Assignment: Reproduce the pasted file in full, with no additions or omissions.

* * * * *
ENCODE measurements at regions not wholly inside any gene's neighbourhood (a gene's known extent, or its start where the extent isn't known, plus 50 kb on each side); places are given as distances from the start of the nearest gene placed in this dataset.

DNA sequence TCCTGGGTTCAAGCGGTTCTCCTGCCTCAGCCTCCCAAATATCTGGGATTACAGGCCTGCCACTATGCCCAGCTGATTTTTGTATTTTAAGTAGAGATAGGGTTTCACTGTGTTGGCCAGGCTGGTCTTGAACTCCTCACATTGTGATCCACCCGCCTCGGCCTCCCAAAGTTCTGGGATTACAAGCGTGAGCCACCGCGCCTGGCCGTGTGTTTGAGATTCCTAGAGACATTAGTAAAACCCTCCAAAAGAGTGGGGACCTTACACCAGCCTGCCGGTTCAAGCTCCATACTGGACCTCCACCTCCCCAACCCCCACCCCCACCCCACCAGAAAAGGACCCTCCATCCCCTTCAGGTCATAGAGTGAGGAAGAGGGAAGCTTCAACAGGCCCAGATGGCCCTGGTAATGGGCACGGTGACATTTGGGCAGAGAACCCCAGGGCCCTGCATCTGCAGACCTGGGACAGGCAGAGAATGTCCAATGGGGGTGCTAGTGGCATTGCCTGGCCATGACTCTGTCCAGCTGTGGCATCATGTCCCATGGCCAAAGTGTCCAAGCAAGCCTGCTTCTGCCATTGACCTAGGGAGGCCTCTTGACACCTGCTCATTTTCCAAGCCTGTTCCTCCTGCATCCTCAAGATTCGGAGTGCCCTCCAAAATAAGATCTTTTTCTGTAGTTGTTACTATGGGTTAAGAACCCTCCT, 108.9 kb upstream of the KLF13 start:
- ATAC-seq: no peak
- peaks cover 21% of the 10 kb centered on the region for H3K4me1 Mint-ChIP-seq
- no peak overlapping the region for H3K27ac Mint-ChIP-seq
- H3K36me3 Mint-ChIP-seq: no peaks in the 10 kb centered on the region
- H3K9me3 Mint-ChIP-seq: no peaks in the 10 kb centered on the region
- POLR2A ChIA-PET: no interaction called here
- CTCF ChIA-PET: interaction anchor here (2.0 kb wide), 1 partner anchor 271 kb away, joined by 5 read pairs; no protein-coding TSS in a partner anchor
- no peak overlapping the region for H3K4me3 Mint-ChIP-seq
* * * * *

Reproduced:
ENCODE measurements at regions not wholly inside any gene's neighbourhood (a gene's known extent, or its start where the extent isn't known, plus 50 kb on each side); places are given as distances from the start of the nearest gene placed in this dataset.

DNA sequence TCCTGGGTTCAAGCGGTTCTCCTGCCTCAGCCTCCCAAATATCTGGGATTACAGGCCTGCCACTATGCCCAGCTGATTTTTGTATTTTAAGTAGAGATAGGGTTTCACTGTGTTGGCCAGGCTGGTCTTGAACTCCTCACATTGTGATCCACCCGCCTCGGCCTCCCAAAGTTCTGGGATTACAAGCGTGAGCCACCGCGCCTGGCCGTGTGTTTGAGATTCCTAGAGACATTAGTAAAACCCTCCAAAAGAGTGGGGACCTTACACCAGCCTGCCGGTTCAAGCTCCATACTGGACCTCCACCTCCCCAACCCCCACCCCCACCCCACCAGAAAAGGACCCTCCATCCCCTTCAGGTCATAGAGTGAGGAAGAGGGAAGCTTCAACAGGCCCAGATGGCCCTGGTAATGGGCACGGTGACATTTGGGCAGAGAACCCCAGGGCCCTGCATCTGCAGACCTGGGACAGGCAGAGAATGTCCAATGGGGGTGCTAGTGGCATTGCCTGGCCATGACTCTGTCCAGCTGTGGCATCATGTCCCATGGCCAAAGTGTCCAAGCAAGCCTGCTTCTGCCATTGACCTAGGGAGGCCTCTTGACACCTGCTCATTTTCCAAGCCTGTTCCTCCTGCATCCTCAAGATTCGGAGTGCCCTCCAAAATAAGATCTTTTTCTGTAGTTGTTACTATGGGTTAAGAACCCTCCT, 108.9 kb upstream of the KLF13 start:
- ATAC-seq: no peak
- peaks cover 21% of the 10 kb centered on the region for H3K4me1 Mint-ChIP-seq
- no peak overlapping the region for H3K27ac Mint-ChIP-seq
- H3K36me3 Mint-ChIP-seq: no peaks in the 10 kb centered on the region
- H3K9me3 Mint-ChIP-seq: no peaks in the 10 kb centered on the region
- POLR2A ChIA-PET: no interaction called here
- CTCF ChIA-PET: interaction anchor here (2.0 kb wide), 1 partner anchor 271 kb away, joined by 5 read pairs; no protein-coding TSS in a partner anchor
- no peak overlapping the region for H3K4me3 Mint-ChIP-seq